There are abundant vaporous melodies to be found, weaving in and out of synapse-straining explosions, the frazzled sizzling of electricity arcing, and elegiac pads that whirl in cyclones of orchestral maneuvering. Digital fauna rubs up against electric guitar chords. Crystalline shards assemble themselves into gorgeous constructions while other, darker figures dissolve into a primordial ooze. Velf has created a world – no, a universe – of her own, into which she invites us to revel and relax. It is a wonderful place to be.
In a Sense can be experienced both physically and digitally via the Orange Milk Bandcamp, so point your browser in the correct orientation and click away!
Wednesday, December 4, 2019
I’ve not got the education nor the vocabulary to write eloquently about serious modern classical music, but with Moments, the third album from American composer Michael Vincent Waller, I feel like I at least want to try to spill some ink. Waller’s compositions for piano (played by R. Andrew Lee) and vibraphone (performed by William Winant) are incredibly lyrical and accessible for neophytes such as me. Furthermore, the incredibly evocative resonance that emanates from every note and chord conjures the feeling of floating among a sea of melodies and harmonies, drifting in a dreamlike trance.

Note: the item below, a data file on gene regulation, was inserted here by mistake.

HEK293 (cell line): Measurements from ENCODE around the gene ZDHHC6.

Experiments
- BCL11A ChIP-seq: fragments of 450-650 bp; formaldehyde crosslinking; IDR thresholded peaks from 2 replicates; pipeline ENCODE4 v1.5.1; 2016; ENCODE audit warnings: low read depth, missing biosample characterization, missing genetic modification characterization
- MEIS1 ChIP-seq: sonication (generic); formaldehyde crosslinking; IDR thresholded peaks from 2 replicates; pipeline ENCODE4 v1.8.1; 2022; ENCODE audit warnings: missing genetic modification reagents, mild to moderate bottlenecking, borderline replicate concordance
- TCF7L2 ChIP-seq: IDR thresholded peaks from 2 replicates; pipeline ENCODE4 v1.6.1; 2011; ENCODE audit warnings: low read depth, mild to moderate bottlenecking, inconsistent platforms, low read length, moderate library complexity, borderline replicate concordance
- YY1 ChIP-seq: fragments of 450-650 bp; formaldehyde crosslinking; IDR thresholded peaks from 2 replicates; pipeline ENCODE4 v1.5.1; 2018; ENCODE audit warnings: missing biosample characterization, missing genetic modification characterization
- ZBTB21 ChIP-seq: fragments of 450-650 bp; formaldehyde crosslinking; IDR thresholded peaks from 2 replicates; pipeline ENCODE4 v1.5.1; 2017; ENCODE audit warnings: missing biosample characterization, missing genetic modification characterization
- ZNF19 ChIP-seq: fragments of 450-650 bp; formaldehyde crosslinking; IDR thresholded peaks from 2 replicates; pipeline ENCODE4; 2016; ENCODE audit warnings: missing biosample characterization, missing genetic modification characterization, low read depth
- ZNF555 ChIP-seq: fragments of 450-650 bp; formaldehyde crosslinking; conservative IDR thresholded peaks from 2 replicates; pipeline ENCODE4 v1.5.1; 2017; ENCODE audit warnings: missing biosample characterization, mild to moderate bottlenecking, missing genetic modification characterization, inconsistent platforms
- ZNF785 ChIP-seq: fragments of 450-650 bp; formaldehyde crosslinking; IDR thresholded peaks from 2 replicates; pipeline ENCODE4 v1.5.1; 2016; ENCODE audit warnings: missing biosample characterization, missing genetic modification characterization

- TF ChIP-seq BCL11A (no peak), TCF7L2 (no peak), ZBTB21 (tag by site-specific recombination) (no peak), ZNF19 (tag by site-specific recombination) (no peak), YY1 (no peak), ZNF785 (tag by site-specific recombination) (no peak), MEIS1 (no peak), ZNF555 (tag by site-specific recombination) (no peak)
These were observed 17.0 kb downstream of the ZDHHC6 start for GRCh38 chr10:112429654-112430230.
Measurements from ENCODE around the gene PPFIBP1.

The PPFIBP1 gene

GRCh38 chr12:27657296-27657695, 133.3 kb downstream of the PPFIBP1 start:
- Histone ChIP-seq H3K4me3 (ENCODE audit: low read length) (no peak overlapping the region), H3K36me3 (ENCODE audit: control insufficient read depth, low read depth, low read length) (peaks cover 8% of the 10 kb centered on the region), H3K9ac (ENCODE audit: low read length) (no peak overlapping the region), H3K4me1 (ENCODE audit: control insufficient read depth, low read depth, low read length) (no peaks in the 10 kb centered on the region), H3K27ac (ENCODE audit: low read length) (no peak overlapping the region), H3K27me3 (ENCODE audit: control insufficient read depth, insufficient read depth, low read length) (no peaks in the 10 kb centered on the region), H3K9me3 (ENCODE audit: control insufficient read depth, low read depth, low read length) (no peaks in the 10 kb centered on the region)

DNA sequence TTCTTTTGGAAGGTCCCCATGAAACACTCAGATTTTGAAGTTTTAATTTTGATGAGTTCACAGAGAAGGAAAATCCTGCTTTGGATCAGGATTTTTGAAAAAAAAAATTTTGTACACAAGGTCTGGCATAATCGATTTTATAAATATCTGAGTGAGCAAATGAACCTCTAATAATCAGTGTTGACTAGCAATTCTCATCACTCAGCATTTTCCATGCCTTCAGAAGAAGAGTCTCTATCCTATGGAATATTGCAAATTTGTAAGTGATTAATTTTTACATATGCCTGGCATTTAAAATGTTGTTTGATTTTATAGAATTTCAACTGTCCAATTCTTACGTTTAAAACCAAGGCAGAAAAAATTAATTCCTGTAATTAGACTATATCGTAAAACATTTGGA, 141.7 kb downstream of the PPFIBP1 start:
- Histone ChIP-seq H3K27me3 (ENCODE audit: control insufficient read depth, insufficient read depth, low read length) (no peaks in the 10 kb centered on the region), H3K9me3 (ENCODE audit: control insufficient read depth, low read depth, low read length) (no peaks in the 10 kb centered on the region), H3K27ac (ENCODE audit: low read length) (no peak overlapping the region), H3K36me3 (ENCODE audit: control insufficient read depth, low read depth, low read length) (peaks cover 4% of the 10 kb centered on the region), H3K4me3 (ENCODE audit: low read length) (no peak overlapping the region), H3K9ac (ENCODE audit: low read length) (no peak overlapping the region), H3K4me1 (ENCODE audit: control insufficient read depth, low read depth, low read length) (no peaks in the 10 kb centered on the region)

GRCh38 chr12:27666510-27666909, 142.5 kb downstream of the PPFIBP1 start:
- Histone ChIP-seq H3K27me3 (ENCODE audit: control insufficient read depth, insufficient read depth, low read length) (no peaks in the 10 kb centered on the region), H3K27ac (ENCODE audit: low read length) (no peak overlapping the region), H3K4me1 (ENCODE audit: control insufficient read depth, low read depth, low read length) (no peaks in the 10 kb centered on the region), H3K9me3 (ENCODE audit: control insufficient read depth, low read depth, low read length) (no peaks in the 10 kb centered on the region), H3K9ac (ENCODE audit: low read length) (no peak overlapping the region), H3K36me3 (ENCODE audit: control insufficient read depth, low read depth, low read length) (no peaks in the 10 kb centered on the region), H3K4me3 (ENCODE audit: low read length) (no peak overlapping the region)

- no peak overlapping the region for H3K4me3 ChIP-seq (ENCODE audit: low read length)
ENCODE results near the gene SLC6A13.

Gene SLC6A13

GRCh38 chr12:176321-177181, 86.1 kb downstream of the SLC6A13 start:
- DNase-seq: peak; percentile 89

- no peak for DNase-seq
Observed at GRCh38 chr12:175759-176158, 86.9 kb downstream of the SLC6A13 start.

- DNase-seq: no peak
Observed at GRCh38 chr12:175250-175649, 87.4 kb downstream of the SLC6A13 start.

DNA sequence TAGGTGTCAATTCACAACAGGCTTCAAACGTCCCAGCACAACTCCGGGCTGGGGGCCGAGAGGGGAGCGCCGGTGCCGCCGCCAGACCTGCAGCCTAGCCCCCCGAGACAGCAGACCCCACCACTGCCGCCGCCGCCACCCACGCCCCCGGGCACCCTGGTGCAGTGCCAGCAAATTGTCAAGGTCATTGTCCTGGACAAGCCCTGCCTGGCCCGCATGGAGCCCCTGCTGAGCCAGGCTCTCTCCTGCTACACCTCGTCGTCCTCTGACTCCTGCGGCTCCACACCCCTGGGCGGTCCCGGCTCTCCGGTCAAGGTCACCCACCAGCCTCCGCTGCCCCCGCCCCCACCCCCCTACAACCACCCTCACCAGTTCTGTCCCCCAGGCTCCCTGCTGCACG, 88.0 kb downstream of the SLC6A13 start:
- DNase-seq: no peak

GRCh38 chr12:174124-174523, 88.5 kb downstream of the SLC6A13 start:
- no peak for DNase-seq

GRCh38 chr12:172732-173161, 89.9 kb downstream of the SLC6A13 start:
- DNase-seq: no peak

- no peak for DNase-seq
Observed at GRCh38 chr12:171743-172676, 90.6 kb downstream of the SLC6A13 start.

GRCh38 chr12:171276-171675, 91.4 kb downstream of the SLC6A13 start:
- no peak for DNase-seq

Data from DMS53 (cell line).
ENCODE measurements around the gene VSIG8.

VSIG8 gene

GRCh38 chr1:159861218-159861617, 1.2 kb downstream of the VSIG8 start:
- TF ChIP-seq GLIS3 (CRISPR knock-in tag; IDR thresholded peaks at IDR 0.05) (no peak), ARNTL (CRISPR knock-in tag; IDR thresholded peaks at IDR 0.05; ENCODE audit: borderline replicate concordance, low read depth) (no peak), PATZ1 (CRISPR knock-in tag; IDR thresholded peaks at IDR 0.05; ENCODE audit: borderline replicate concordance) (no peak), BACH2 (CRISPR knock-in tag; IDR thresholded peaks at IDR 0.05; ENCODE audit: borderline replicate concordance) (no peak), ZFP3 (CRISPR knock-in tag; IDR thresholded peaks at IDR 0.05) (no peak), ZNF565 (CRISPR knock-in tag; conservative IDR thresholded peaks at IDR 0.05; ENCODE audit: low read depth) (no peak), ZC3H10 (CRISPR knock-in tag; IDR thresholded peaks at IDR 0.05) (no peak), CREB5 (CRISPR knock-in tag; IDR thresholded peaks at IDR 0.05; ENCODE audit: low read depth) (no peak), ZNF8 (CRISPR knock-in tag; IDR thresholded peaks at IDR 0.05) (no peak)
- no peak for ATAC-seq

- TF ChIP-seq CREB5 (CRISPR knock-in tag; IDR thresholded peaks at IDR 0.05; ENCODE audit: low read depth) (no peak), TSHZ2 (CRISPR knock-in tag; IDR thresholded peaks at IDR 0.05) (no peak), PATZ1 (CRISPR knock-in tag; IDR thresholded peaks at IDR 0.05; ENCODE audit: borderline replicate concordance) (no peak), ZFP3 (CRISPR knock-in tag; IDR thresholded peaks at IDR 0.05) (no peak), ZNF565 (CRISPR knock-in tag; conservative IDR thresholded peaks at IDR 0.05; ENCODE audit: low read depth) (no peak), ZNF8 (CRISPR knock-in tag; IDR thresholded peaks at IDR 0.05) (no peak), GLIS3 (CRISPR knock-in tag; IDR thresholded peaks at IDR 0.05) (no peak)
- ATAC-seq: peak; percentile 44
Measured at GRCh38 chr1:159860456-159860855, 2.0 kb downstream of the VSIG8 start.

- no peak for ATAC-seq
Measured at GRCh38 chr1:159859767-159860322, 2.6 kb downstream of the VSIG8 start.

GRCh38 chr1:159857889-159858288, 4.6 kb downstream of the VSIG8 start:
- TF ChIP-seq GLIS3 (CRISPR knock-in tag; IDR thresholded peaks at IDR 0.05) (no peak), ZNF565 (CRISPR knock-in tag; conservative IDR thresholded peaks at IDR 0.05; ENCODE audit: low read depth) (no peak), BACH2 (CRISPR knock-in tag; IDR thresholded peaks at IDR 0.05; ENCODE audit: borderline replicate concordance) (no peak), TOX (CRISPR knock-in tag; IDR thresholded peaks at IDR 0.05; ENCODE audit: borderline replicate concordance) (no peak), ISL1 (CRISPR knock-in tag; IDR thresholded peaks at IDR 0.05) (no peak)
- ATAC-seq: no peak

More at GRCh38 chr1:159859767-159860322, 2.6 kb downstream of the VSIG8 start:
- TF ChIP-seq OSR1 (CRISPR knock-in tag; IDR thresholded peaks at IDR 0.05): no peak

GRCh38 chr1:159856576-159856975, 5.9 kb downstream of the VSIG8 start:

The names of many of the pieces (e.g., “For Papa”, “Return From L.A.”, “For Pauline”, “Love”) give off a hint of the autobiographical or some sort of story arc that serves to heighten the almost familiar feeling of the music. Whether the tone is upbeat and jaunty or morose and subdued, one gets the sense of walking alongside Waller as we are enveloped in warm clouds of tone. It’s this serenity and emotional connectedness that really set these compositions apart as something truly special and unique.
The title Moments itself drives home the feeling that we’re peering into snapshots of Waller’s own life, while the prettiness of the music reveals an accessibility that feels far too uncommon in this particular subgenre of music. I would be comfortable putting this record on in many different settings and among mixed company; I’ve actually done so, and it’s been well-received by everyone who’s heard it.